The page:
Donald Trump and
the Unmaking of the
Iran Nuclear Agreement

Scott Ritter
Foreword by Seymour Hersh

ISBN: 978-0-9998747-5-2
$29.95 / 302 pp. / 2018

EBOOK ISBN: 978-0-9998747-6-9
ORDER E-BOOK:  $20.00

The Iran nuclear deal was a crowning moment of
international diplomacy, allowing the world to step away
from the edge of a self-created abyss.  Donald Trump’s
decision to withdraw from this agreement threatens to
return the world to that precipice.  

Dealbreaker recounts how this deal was made, why it was
broken, and what the consequences of that action could

When the United States made the decision in the 1980’s to
deny Iran access to nuclear technology, Iran was forced to
turn to the black market to get the material, technology and
know how required to meet its need for nuclear power
generation, inclusive of the ability to indigenously produce
nuclear fuel.  The revelation of Iran’s secret nuclear
program in 2002 set in motion a battle of wills between the
Iranians, who viewed nuclear power as their inherent right,
and the rest of the world, who feared the proliferation
implications of allowing Iran access to technology that
could be used to make a nuclear weapon.

The United States and its ally, Israel, pulled no punches,
using diplomatic pressure to impose crippling economic
sanctions, and covert activities to sow disinformation,
sabotage equipment and murder Iranian nuclear scientists
in an effort to stop the Iranian nuclear program from going
forward. Iran prevailed, confronting the United States with
the choice of either going to war, or accepting the reality
of an Iranian nuclear program.  The Iranian nuclear deal
was the result.

But the deal had an Achilles heel—the disinformation
campaign waged by the United States and Israel to paint
the Iranian program as military in nature left a residue of
uncertainty and fear that the detractors of the deal used to
attack it as little more than a sham.  Donald Trump decried
the Iranian nuclear deal as a “failed agreement” and
promised to tear it up if he were elected President.  Trump
prevailed in the election, and ended up being as good as
his word, pulling America out of the Iranian nuclear deal on
May 12, 2018.

Dealbreaker explores the nuances of the Iranian nuclear
program, exposing the duplicity and hypocrisy of American
diplomacy, supported by Israel and abetted by Europe, that
led to the need for the Iranian nuclear deal and eventually
caused the demise of an agreement that was
simultaneously “the deal of the century” and fatally flawed.


    Scott Ritter is a former Marine intelligence
    officer who served in the former Soviet Union,
    implementing arms control agreements, and on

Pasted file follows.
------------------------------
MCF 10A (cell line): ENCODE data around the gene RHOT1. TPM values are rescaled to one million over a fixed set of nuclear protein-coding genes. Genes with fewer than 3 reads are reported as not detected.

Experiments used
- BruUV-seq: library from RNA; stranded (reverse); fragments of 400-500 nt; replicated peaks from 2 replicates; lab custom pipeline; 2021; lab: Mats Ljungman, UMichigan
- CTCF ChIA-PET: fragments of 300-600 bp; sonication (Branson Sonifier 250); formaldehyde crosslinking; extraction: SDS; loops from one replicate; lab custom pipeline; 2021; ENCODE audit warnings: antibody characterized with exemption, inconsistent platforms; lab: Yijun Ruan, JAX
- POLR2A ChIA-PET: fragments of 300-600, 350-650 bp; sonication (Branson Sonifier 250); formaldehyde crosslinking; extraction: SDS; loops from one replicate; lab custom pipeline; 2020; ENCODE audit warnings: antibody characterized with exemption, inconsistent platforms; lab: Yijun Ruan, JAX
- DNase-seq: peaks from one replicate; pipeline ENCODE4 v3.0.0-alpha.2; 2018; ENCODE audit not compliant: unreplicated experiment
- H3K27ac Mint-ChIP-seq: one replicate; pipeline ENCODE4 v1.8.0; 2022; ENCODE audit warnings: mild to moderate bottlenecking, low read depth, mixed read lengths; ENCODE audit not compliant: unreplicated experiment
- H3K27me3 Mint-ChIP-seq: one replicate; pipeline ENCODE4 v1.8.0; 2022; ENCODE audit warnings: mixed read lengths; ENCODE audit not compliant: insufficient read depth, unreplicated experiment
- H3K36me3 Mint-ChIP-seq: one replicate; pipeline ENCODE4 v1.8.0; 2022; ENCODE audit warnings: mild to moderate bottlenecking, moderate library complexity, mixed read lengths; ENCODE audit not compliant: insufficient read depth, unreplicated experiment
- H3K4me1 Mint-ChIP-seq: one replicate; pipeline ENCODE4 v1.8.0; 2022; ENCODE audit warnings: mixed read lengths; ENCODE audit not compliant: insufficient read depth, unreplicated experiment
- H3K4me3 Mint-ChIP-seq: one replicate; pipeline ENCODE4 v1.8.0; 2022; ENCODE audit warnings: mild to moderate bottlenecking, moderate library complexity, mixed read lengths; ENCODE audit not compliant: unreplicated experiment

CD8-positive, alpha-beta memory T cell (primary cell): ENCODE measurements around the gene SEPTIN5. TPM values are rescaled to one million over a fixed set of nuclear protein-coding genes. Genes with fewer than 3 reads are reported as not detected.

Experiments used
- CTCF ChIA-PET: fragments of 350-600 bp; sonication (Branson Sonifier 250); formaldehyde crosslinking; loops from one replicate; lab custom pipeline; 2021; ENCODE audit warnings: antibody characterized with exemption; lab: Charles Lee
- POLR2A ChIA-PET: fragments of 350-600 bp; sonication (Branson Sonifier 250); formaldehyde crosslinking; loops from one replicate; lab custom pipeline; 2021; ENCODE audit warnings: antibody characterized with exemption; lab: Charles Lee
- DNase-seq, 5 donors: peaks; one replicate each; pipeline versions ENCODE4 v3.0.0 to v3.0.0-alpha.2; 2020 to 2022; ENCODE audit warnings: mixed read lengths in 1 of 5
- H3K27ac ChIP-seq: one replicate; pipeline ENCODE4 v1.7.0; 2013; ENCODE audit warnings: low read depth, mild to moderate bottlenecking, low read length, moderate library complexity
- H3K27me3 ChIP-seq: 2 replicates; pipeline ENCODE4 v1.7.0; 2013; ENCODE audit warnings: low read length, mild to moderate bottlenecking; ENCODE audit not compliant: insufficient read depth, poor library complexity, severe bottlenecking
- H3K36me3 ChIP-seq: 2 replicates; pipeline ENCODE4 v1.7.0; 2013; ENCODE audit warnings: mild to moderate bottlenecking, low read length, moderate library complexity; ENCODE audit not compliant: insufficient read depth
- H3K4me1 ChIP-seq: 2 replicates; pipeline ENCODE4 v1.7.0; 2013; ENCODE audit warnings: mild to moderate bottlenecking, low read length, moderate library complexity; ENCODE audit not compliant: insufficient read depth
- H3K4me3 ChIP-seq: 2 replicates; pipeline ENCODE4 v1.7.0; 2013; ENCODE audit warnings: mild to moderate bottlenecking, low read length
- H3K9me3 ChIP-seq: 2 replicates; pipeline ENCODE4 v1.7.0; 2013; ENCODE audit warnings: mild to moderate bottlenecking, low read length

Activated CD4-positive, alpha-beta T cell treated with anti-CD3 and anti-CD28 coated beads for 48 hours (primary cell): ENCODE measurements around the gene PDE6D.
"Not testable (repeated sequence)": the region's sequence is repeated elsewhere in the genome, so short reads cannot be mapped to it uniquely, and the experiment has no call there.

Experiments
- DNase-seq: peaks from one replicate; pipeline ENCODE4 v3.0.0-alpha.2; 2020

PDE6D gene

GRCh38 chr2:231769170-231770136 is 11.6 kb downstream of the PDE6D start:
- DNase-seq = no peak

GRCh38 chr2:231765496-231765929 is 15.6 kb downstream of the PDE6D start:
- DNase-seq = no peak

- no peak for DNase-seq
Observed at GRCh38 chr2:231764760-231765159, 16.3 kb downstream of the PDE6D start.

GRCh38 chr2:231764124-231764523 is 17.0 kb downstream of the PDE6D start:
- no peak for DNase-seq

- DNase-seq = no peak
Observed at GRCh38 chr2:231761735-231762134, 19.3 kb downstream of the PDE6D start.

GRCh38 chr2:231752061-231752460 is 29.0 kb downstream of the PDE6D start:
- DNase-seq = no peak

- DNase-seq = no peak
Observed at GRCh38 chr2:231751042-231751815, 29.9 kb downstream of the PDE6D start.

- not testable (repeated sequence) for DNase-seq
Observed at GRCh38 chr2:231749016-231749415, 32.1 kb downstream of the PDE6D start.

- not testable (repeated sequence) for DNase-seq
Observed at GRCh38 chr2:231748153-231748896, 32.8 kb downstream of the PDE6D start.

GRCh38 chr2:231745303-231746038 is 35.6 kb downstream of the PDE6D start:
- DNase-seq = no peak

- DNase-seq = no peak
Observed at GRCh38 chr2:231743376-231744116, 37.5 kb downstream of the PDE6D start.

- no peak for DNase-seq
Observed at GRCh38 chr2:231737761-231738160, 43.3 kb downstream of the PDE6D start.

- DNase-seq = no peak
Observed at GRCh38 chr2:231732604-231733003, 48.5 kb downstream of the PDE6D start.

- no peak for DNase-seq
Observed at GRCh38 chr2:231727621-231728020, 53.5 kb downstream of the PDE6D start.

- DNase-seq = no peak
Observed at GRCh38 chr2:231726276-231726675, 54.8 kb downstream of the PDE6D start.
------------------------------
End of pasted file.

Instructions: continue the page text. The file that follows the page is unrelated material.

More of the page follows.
the staff of General Norman Schwartzkopf during
    the Gulf War, where he played a critical role in
    the hunt for Iraqi SCUD missiles.  From 1991 until
    1998, Mr. Ritter served as a Chief Inspector for
    the United Nations in Iraq, leading the search for
    Iraq’s proscribed weapons of mass destruction.  
    Mr. Ritter was a vocal critic of the American
    decision to go to war with Iraq.  He resides in
    Upstate New York, where he writes on issues
    pertaining to arms control, the Middle East and
    national security.  Deal of the Century is Mr. Ritter’
    s eighth book.

    Scott Ritter has testified before a combined
    Armed Services/Foreign Affairs hearing of the US
    Senate, and before the House Foreign Relations
    and National Security committees.  He has spoken
    to NATO, the United Nations, the British
    Parliament, the Canadian Parliament, the Italian
    and French Parliaments, the European
    Parliament, the Iraqi Parliament and the Japanese
    Parliaments.  He has done public speaking
    engagements at Harvard, MIT, Brown, Dartmouth,
    Cornell, Yale and Columbia, and dozens of other
    public and private universities and colleges
    across the country. He has spoken before the
    Council on Foreign Affairs, Chatham House and
    RUSI (in London), and various World Affairs

    Seymour Hersh is an American investigative
    journalist, winner of a Pulitzer Prize for
    International Reporting, two National Magazine
    Awards and five George Polk Awards. In 2004, he
    received the George Orwell Award and in 2017
    the Sam Adams Award for Integrity in Intelligence


    Foreword by Seymour Hersh

    Prologue:  Embarrassment

    Chapter One:     Buying Time

    Chapter Two:     The Race

    Chapter Three:  Deal of the Century

    Chapter Four:     Making it work

    Chapter Five:      Sunset

    Epilogue:             Hope in a Time of Darkness


    "A Patriot."  US Secretary of State John Kerry

    "A genuine American hero."  
    Colonel George M. Connell, USMC (Retired)

    "Scott Ritter has the great advantage of having
    'been there and experienced that' and so can
    bring the sharp edge of realism to the delicate
    task of separating fact from fiction."
    William R. Polk, former State Department official
    under President John F. Kennedy

    "The most important thing to know about Scott
    Ritter, the man, is that he was right."  
    Journalist Seymour Hersh, Pulitzer Prize winner

    "Scott Ritter is a Marine officer who knows
    there is no expiration date on “Semper Fidelis.”
    High-profile skunk at the picnic planning “shock